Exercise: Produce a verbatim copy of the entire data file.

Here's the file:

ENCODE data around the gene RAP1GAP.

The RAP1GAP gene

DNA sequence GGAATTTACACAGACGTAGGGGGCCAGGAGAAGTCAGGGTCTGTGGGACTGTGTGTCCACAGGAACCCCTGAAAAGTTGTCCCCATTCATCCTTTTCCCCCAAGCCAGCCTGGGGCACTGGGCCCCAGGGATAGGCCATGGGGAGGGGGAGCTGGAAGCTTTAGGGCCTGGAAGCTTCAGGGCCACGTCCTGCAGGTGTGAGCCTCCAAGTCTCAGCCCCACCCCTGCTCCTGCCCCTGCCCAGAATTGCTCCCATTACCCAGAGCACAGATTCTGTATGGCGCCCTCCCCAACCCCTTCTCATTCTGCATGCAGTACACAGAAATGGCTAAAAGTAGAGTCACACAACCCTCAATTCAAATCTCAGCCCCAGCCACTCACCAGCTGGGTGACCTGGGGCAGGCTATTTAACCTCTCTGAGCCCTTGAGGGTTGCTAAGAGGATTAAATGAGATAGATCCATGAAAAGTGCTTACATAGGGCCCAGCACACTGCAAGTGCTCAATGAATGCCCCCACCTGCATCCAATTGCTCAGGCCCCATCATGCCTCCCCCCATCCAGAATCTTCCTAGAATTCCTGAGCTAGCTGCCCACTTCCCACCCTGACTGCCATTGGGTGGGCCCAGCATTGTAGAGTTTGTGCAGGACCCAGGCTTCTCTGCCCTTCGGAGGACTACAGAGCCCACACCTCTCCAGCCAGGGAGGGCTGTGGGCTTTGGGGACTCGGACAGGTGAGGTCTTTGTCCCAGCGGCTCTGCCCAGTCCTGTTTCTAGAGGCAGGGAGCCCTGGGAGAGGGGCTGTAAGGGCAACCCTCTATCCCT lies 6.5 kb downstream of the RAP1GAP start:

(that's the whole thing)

ENCODE data around the gene RAP1GAP.

The RAP1GAP gene

DNA sequence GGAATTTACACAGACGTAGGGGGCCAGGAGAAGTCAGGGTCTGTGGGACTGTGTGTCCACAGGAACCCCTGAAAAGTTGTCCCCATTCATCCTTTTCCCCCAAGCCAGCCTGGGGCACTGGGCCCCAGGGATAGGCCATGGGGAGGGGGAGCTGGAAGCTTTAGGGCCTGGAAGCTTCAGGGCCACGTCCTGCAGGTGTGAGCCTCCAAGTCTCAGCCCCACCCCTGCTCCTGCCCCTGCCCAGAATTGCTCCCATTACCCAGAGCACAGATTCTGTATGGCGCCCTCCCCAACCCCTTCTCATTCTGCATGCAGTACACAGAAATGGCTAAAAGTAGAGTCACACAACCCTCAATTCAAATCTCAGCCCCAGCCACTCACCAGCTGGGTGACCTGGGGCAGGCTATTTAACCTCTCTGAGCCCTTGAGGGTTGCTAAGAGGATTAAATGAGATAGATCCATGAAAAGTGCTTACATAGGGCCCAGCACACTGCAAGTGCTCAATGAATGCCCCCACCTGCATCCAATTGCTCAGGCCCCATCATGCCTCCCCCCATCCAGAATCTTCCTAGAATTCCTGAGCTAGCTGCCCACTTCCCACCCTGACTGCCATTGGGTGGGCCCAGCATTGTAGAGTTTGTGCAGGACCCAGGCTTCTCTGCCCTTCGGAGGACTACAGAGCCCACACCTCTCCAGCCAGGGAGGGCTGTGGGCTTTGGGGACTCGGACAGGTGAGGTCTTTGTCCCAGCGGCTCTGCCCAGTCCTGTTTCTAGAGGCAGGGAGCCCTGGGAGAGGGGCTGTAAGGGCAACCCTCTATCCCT lies 6.5 kb downstream of the RAP1GAP start: